“All animals in Yellowstone National Park are wild and dangerous!”
“All wildlife is dangerous! Remain at least 25 yards from any animal. Remain at least 100 yards away from bison and bear.”
“Yellowstone is a Dangerous Place”
These and similar signs are all over Yellowstone. We need to be wary of all the animals!
We did see quite an array of wildlife in the park, in addition to the chipmunk. We saw bison, including some close enough to get good pictures of (but far enough to still be safe). We also saw deer, elk, and an osprey. No bear (of which I’m very glad), and no moose (of which there are very few remaining in the park).
There are many dangerous things in the park, as in most of the National Parks. Their wildness is what calls many of us to go to them; it is what makes these places special. Being attacked by wild animals, driving off the edge of a narrow mountain road, or falling into a pool of boiling water are some of the things that can befall a careless or inattentive visitor.
We got a late start on our first day in the park, so we decided to just do the north part of the park (we were staying outside the north entrance). We’d go down the western side through Mammoth Hot Springs, to Norris, across to Canyon, up through Tower, and then back to Mammoth. Here’s a picture of the Yellowstone river near Tower.
We had visited Yellowstone eleven years ago after a service trip to Pine Ridge Reservation in South Dakota with our church. We were in a small rental car and enjoyed driving in the park. The roads on the east side of the park are quite mountainous, twisty and narrow—a challenge! Fun!
Driving them in a crew cab long bed dually pickup truck (basically, the biggest F350 that Ford makes) is an entirely different experience from driving them in a compact! White knuckle time. Through a good portion of the park, there were no guardrails. And it was hundreds and hundreds of feet to the ground below. We decided to not go to the Grand Canyon of the Yellowstone and the Lamar Valley because they would have required retracing some of that route. But those were the only places we had wanted to visit that we missed. If we go back in the future, we may rent a compact car to make touring the park less terrifying!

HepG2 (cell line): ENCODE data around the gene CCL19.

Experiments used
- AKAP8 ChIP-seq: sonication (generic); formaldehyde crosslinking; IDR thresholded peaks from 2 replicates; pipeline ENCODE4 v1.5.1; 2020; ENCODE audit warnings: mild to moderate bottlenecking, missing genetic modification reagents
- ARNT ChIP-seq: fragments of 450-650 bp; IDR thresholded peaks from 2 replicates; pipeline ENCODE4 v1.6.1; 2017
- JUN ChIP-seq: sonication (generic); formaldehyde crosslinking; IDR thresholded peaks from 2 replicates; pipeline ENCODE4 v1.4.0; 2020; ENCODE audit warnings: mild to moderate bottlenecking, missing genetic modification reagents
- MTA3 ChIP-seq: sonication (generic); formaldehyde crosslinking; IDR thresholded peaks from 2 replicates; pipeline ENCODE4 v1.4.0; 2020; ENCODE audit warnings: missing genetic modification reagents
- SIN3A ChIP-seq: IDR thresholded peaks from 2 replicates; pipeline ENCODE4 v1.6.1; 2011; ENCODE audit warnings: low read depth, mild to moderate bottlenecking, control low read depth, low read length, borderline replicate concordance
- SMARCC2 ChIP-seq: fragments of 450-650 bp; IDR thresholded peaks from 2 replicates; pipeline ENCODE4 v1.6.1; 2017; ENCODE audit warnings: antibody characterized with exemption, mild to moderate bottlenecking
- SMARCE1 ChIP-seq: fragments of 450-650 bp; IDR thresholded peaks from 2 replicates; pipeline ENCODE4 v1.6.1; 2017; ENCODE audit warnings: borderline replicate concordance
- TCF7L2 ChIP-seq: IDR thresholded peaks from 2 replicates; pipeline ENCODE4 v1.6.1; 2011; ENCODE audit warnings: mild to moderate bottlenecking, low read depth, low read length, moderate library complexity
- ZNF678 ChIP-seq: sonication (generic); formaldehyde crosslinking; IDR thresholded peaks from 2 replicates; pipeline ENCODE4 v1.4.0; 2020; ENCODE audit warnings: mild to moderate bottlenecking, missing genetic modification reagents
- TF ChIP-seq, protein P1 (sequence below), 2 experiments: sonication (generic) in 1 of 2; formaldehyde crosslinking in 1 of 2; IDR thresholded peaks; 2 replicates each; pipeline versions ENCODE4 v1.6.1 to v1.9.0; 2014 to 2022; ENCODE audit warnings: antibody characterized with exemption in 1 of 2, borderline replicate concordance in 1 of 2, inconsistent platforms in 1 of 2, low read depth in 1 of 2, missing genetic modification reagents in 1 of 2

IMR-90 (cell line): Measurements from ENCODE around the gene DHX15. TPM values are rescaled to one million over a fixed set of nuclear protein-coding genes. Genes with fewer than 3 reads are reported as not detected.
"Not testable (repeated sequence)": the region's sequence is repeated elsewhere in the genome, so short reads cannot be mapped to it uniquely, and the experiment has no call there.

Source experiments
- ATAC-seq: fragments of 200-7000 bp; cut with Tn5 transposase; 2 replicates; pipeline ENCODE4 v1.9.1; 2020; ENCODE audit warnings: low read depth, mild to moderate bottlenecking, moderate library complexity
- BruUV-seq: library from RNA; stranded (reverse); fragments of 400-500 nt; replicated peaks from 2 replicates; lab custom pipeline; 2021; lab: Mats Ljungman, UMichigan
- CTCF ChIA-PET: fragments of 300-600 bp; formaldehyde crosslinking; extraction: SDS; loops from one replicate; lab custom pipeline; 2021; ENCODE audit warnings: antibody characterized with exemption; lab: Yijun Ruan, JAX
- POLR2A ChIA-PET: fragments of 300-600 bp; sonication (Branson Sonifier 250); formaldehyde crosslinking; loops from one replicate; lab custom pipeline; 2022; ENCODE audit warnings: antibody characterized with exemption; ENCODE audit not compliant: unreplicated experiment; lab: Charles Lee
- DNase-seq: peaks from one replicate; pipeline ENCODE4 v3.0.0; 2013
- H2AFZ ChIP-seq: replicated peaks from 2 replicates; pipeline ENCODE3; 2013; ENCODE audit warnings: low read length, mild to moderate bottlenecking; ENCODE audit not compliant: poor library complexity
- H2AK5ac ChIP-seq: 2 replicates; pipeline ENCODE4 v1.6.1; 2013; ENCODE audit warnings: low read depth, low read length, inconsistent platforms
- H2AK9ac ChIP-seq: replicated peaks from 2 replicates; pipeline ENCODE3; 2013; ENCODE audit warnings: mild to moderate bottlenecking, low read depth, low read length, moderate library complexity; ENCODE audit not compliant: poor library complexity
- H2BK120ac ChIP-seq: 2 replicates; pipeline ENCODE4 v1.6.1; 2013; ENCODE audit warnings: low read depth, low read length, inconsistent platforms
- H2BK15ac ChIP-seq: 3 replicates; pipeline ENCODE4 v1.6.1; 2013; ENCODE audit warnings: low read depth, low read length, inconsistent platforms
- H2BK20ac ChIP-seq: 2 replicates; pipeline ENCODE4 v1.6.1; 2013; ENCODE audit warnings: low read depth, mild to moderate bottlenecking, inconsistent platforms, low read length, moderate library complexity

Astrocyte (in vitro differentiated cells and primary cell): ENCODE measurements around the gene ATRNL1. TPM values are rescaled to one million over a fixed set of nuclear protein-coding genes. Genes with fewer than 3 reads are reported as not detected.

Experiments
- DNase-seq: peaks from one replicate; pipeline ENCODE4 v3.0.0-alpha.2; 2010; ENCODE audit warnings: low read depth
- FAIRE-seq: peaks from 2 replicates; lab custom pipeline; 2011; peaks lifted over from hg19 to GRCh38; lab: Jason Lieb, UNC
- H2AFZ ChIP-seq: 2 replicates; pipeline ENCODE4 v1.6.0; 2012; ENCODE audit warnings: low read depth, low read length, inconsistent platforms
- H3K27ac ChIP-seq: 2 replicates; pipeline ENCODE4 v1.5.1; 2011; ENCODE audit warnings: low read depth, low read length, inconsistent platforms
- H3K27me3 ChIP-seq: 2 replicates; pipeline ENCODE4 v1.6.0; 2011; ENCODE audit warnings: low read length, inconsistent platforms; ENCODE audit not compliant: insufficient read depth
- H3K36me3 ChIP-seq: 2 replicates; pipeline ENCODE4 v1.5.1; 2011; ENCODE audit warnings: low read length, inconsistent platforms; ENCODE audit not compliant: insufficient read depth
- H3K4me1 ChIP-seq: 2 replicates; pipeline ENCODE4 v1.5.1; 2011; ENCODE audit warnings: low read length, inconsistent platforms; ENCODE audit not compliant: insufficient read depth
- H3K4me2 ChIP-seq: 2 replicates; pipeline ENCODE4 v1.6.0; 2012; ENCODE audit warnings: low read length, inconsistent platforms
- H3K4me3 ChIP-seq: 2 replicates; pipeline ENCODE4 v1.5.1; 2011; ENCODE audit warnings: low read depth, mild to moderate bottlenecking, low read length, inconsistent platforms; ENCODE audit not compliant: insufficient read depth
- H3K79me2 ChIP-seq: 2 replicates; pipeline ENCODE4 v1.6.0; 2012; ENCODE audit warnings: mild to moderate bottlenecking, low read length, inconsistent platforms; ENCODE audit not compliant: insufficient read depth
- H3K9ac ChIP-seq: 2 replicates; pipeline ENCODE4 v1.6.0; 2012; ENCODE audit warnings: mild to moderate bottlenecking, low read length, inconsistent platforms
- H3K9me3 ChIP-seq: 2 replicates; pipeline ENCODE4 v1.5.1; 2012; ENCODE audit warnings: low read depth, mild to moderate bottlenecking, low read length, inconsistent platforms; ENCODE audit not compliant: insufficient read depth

The geysers and geothermal pools are, of course, Yellowstone’s calling card. The density of these features is unique in the world. They are unquestionably beautiful and awe inspiring, but you need to be careful. There are boardwalks in many of the dense areas of springs, pools, and geysers, and there are frequent signs warning people to stay on the boardwalks. The “ground” they traverse is often simply a thin coating over a hot spring, most of which will be fatal if a person becomes immersed.
On our previous visit, I watched two men ahead of me on a boardwalk. They came to one of the “Danger! Hot water. Stay on the boardwalk” signs, and one handed the other his camera, stepped off the boardwalk (right next to the sign), and had his friend take a picture of him and the sign. As a former boss of mine was fond of saying, “You can’t fix stupid.” But Darwin clearly missed an opportunity here.
This time, we saw many unattended small children on the boardwalks, some standing on the edge of the boardwalks (there are often no railings), or kneeling at the edge leaning over—presumably, “to get a better view.” As parents, it was very tough to see these situations.
But… these pools and springs are unquestionably beautiful!
The colors of the pools are caused by thermophyllic bacteria, also referred to as “extremophiles.” Different types of bacteria have different colors and live in different water temperature ranges: blue indicates the hottest temperatures, then yellow, then red.
I didn’t get a good picture of it, but the steam drifting above the Grand Prismatic Spring was tinged with the reds and blues of the water.
Quick: what was the Roman Coliseum built out of? Travertine. Didn’t know that myself until a few hours ago. Travertine is a type of rock made by the evaporation of mineral laden water. And it is all over Yellowstone, particularly in the Mammoth Hot Springs and Norris Basin areas.
Over time, the travertine will envelop anything it encounters.
The pools and springs sometimes warn of their danger by continuously steaming.
Others are quiet and appear inviting!
Geysers are the other thermal features most people associate with Yellowstone. Some are grand, but erupt unpredictably; others are small and erupt frequently. A few are large and predictable. Eruptions can last for a short time, releasing all their pressure quickly, or they can last for hours. We saw quite a few of the small geysers,
And what visit to Yellowstone National Park is complete without watching Old Faithful erupt?
We had the great pleasure of meeting a member of the Mount Desert Island Search and Rescue team who is now a law enforcement ranger at the Old Faithful District. We hadn’t seen each other since last July, and it was very good to see him again!
We finished our trip by hiking to the Morning Glory Pool. When we visited eleven years ago, it was about six weeks earlier in the year than we were here this time. On our previous visit, the Morning Glory area was closed due to grizzly bear activity in the area, feeding on several bison which had not survived the winter.
Morning Glory has a reputation of being one of the prettiest pools in the park and I was really looking forward to finally getting to see it this time. It was pretty, but I was somewhat disappointed.
It is widely reported that Morning Glory has been damaged by visitors throwing coins and trash into it, and the colors are reportedly not as striking as before; some articles refer to the name “Faded Glory,” The park is making efforts to try to repair the damage, but it is unknown whether it will ever be completely restored.
It was a real treat to be able to explore and enjoy Yellowstone again—it’s a real gem and should be on everyone’s bucket list.